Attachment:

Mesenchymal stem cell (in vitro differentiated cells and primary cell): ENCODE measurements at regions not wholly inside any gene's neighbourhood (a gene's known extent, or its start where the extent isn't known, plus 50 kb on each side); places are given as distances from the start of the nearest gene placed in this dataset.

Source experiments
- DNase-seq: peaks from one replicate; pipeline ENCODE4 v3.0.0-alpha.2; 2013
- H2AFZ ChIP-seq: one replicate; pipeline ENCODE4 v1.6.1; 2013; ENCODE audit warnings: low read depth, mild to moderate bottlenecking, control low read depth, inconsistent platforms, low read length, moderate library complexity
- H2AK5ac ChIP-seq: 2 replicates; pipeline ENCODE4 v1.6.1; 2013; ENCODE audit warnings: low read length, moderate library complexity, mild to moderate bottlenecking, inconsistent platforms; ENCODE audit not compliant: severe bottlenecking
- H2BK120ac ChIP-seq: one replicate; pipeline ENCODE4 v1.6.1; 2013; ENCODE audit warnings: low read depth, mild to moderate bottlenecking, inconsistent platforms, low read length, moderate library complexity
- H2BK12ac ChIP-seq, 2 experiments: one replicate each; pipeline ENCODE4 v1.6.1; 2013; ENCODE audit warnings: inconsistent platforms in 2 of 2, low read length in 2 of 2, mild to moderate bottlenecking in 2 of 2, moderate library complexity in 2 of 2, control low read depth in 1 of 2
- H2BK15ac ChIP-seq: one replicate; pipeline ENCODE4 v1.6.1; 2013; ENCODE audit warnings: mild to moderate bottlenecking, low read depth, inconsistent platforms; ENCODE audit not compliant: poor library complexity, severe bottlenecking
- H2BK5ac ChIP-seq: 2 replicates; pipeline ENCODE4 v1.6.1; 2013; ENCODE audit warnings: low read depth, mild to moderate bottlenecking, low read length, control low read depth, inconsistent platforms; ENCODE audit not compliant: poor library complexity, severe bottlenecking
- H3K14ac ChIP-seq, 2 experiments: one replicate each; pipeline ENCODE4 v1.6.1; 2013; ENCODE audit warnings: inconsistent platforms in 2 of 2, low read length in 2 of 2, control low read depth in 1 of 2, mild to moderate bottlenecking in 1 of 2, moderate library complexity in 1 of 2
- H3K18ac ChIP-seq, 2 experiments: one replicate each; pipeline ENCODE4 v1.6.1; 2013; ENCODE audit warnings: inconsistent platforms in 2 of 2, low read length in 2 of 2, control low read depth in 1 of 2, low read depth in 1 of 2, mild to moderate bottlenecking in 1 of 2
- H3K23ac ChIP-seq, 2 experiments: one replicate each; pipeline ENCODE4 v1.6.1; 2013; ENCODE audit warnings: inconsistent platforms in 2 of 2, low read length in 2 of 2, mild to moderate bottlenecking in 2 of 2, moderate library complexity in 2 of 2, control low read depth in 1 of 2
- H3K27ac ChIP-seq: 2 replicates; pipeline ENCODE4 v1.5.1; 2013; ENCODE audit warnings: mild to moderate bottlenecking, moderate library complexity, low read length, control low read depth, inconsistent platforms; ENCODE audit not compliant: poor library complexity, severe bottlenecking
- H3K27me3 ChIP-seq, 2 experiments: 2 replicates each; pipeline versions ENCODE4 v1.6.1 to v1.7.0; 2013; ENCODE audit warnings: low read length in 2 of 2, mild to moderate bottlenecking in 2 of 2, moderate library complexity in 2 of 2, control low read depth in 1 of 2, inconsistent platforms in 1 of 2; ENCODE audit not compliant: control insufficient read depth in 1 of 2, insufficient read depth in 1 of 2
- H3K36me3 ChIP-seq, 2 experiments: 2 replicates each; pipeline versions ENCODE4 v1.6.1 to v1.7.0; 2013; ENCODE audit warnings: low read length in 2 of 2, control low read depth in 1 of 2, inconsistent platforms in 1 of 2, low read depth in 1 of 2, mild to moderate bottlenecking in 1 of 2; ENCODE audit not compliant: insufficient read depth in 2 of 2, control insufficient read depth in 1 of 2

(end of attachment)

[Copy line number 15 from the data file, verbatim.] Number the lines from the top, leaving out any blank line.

- H3K36me3 ChIP-seq, 2 experiments: 2 replicates each; pipeline versions ENCODE4 v1.6.1 to v1.7.0; 2013; ENCODE audit warnings: low read length in 2 of 2, control low read depth in 1 of 2, inconsistent platforms in 1 of 2, low read depth in 1 of 2, mild to moderate bottlenecking in 1 of 2; ENCODE audit not compliant: insufficient read depth in 2 of 2, control insufficient read depth in 1 of 2